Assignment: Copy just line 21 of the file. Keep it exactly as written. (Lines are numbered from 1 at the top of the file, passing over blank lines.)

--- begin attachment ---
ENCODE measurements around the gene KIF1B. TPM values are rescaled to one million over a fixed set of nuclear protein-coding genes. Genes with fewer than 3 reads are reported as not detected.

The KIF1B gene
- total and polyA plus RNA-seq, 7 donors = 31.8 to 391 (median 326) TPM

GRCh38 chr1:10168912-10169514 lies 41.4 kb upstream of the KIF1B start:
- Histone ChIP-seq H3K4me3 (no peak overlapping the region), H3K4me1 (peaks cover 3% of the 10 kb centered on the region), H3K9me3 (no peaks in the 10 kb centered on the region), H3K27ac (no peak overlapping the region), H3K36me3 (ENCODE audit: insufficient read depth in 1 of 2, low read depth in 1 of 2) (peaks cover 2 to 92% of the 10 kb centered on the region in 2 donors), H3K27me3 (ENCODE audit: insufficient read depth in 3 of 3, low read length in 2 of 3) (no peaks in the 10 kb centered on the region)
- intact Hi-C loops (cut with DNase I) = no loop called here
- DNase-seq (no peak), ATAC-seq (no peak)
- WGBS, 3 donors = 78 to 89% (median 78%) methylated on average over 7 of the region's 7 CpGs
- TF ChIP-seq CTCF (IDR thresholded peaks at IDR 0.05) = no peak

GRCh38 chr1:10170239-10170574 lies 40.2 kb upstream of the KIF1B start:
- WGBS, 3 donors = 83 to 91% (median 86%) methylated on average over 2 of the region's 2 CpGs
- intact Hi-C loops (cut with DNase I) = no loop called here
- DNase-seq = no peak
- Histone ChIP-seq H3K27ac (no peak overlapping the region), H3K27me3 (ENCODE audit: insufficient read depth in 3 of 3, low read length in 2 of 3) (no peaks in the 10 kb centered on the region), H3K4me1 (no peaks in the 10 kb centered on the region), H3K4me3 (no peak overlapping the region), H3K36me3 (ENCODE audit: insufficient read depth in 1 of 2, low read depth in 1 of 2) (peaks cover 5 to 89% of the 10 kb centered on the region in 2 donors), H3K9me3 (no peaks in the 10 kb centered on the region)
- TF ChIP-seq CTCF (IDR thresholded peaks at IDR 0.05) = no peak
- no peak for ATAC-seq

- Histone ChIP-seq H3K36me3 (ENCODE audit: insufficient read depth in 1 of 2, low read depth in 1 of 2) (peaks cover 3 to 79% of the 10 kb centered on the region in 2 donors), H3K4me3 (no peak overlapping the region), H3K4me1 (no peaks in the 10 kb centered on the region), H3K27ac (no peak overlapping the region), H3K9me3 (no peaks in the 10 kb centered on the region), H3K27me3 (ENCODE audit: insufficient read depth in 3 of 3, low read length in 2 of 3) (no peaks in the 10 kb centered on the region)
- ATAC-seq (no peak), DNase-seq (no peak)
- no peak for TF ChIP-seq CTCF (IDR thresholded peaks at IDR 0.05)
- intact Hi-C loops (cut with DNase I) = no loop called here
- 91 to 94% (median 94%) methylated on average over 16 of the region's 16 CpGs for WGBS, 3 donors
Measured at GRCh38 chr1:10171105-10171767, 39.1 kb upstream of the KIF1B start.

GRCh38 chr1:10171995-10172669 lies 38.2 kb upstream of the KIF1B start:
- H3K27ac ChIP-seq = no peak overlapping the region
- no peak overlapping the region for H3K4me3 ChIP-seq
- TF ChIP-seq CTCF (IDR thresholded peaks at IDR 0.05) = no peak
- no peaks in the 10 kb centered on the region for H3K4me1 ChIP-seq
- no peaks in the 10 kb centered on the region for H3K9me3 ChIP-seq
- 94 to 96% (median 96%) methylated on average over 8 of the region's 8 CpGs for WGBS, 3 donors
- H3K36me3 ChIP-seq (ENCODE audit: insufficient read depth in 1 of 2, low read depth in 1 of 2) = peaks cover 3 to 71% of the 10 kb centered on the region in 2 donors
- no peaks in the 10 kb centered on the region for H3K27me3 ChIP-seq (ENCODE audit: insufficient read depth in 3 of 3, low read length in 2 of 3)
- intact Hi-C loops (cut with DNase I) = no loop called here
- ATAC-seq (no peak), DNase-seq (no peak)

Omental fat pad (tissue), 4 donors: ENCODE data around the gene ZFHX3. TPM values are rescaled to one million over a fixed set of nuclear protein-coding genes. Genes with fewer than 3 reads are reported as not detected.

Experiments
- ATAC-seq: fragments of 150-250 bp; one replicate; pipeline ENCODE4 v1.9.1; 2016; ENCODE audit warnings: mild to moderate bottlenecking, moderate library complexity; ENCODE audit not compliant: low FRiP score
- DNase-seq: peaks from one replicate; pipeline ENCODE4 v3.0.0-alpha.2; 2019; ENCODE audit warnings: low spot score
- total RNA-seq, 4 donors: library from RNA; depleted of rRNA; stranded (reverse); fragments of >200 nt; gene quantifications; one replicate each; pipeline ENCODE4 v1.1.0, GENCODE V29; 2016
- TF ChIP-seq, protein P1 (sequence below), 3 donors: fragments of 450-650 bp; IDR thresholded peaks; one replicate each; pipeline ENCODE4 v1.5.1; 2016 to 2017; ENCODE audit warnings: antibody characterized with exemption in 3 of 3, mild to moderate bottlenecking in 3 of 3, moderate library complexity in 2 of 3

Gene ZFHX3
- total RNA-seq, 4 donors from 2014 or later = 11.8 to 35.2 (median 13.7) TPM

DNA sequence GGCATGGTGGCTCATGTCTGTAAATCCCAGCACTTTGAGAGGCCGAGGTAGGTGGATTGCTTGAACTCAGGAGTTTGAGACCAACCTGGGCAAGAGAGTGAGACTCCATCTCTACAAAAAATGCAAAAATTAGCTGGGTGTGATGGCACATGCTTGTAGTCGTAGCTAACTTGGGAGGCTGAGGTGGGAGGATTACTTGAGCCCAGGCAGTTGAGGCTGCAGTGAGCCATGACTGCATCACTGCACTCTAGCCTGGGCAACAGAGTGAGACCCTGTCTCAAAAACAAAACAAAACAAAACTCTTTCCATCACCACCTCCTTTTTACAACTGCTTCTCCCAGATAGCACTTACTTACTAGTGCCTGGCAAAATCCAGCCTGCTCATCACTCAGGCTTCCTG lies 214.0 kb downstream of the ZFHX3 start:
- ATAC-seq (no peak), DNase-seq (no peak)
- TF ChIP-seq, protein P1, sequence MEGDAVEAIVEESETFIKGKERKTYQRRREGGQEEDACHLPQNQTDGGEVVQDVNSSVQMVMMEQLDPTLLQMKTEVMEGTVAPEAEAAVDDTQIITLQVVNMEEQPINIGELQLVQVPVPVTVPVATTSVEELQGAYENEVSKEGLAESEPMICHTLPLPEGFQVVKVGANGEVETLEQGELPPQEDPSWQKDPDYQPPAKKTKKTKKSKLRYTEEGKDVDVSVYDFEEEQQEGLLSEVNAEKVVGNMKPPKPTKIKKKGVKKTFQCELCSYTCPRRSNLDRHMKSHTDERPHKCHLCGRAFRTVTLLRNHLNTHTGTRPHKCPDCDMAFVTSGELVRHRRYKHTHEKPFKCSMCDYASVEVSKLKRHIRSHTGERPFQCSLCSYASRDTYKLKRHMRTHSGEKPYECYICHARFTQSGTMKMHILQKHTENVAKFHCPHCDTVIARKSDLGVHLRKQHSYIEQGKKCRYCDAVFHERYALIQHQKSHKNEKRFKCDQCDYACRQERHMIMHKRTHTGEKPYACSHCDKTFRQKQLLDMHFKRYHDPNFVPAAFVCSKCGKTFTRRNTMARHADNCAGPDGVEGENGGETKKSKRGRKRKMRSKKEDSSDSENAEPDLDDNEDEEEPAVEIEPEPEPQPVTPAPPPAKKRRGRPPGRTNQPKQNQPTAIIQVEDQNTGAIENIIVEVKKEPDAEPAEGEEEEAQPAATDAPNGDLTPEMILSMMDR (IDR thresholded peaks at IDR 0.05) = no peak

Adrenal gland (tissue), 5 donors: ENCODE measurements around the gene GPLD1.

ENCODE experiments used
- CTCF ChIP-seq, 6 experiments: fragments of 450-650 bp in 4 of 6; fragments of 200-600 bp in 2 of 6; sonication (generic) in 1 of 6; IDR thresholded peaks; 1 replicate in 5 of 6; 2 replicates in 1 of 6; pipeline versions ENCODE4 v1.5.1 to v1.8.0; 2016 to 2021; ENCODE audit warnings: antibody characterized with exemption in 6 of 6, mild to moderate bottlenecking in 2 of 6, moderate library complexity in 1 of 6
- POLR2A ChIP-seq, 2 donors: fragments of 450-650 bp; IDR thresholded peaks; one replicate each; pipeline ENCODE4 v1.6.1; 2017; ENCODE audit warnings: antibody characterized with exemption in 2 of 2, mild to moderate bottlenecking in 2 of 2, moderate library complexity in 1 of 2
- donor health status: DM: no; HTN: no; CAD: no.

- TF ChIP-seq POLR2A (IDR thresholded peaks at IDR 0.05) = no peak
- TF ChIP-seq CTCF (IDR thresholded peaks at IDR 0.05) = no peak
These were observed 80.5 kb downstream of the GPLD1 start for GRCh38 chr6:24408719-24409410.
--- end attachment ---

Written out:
- 91 to 94% (median 94%) methylated on average over 16 of the region's 16 CpGs for WGBS, 3 donors